Prospects of 31P Contrast Media for 31P-MRS
Louise R. Tear1,2, Mahon L. Maguire2, Gogulan Karunanithy3, Deborah Sneddon4, Nicola J. Farrer1, Andrew Baldwin3, Stephen Faulkner1, and Jurgen E. Schneider2,5

1Chemistry Research Laboratory, University of Oxford, Oxford, United Kingdom, 2BHF Experimental MR Unit (BMRU), University of Oxford, Oxford, United Kingdom, 3Physical and Theoretical Chemistry Laboratory, University of Oxford, Oxford, United Kingdom, 4Radiobiology Research Institute, University of Oxford, Oxford, United Kingdom, 5Leeds Institute of Cardiovascular and Metabolic Medicine, University of Leeds, Leeds, United Kingdom


31P-MRS can be used to determine the relative ratios of phosphate species in vivo to aid clinical diagnosis, but is limited by poor SNR and long acquisition times associated with the 31P nucleus. This work investigates the potential of 31P T1 contrast agents based on Gd.DO3A derivatives by using 31P-MRS. These compounds demonstrate significant relaxation enhancement of 31P R1 for ATP, PCr and Pi, therefore showing excellent potential as 31P contrast agents. Cell studies indicate the Gd.DO3A derivatives investigated do not come into contact with intracellular phosphate metabolites, which limits these initial complexes to use as extracellular contrast agents.


31P magnetic resonance has yet to realise its clinical potential principally due to the relatively low sensitivity of the 31P nucleus. While 31P-MRS can uniquely provide vital information regarding in vivo phosphorus metabolism, the long acquisition times required are incompatible with observing dynamic changes in phosphorus speciation (e.g. monitoring ATP/PCr ratios in real time).1 This study reports how heptadentate gadolinium (Gd) complexes can be used to enhance 31P relaxivity, reducing T1 values by more than an order of magnitude per millimolar Gd. This enables shorter repetition times markedly improving the signal to noise ratio (SNR) per unit time.


A series of Gd complexes derived from DO3A were designed and synthesised to be 31P T1 contrast agents (Figure 1) on the basis of their affinity for phosphate species and the likelihood of fast phosphate exchange on the timescale of the NMR experiment.2 We studied the binding of phosphate and measured the resulting 31P T1 relaxation rates of ATP, PCr and Pi as a function of Gd concentration. For comparison, commercial contrast agents were also tested (Dotarem® (Gd.DOTA), Omniscan® (Gd.DTPA-BMA) and Magnevist® (Gd.DTPA)). The uptake of the DO3A derived contrast agents into cells was studied using diffusion measurements combined with T1 measurements to assess the degree of uptake, and these results correlated with fluorescent microscopy experiments on luminescent analogues containing europium in lieu of gadolinium.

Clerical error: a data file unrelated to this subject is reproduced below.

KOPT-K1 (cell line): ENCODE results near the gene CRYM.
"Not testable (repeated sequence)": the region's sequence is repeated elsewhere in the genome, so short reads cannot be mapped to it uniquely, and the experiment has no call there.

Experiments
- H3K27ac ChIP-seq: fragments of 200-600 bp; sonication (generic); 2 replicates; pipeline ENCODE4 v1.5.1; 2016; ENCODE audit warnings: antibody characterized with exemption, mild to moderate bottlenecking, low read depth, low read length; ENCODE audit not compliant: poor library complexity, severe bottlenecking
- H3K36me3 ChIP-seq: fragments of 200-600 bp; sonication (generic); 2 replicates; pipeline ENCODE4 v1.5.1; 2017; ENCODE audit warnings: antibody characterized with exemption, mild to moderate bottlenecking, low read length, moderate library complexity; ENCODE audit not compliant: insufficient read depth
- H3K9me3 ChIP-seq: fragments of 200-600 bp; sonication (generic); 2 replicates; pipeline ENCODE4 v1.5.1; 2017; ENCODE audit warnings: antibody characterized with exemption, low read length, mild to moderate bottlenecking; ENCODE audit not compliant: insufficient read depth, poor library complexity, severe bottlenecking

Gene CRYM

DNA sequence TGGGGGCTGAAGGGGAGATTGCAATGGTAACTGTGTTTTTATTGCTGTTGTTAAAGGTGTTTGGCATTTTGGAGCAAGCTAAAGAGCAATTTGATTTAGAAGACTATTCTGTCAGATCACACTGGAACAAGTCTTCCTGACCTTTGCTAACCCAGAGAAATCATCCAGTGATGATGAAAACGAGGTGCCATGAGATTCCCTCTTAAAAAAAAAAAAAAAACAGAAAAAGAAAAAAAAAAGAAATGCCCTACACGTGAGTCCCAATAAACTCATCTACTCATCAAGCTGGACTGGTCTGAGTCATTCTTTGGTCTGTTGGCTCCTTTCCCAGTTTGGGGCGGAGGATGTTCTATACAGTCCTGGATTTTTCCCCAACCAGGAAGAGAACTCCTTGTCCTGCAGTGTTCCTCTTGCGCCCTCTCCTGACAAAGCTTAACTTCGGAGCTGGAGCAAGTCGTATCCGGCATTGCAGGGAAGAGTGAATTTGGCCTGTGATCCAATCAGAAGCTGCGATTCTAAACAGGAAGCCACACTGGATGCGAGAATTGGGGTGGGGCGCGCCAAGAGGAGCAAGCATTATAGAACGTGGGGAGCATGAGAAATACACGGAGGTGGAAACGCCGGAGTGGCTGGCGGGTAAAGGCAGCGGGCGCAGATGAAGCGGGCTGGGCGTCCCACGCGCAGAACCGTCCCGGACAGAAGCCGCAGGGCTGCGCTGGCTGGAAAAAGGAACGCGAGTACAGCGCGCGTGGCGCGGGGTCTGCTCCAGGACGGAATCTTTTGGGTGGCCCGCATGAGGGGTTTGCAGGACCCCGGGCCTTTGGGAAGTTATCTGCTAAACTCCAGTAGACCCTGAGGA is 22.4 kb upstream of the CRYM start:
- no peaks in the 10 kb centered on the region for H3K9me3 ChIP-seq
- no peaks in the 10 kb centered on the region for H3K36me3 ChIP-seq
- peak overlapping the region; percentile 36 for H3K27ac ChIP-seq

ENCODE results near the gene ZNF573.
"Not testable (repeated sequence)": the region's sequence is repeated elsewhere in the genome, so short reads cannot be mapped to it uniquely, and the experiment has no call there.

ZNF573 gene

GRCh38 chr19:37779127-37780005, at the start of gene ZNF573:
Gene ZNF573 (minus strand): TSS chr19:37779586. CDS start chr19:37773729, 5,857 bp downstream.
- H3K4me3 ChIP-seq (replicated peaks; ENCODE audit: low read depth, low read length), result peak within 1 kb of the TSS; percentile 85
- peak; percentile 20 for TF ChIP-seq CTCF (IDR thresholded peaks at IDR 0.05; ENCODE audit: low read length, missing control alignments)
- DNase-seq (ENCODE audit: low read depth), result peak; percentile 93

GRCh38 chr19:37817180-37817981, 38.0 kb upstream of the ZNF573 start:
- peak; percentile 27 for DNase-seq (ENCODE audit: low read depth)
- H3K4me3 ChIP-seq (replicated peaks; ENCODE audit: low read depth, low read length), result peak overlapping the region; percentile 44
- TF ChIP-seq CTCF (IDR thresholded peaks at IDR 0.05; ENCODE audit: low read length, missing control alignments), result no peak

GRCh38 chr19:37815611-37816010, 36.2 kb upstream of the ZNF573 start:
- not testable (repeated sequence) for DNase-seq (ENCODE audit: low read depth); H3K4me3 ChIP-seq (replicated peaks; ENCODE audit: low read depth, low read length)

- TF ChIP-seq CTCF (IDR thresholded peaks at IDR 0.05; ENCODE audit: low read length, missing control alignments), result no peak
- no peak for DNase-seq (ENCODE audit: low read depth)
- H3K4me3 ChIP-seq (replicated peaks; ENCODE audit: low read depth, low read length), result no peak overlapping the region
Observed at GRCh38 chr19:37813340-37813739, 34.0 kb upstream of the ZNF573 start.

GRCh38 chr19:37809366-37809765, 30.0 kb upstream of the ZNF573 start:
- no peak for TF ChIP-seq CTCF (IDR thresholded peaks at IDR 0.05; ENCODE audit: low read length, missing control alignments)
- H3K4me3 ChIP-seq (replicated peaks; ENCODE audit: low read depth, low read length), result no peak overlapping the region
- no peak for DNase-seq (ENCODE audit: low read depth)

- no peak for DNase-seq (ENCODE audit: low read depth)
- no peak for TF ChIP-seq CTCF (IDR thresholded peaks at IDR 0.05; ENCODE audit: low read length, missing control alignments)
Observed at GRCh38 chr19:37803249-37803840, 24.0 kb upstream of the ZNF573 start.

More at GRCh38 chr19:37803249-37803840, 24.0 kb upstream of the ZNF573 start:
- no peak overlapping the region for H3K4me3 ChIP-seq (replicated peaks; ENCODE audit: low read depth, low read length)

Dramatic reductions in 31P T1 values were observed for the Gd.DO3A derived complexes for all phosphate species studied. A linear correlation was observed between Gd-complex concentration and R1 for these complexes. Dotarem exhibited smaller, but linear, enhancements to R1 under the same conditions. However, Magnevist and Omniscan exhibited pronounced non-linearity of R1 enhancement for ATP with increasing Gd-complex concentration (Figure 2). Cellular uptake is observed for some DO3A complexes. Fluorescence microscopy of europium analogues reveals that internalisation occurs into endosomes, consistent with the pinocytosis pathway as observed previously.3 MR measurements and diffusion studies reveal that there is no significant change to 31P T1 relaxation in cells following exposure to contrast agent.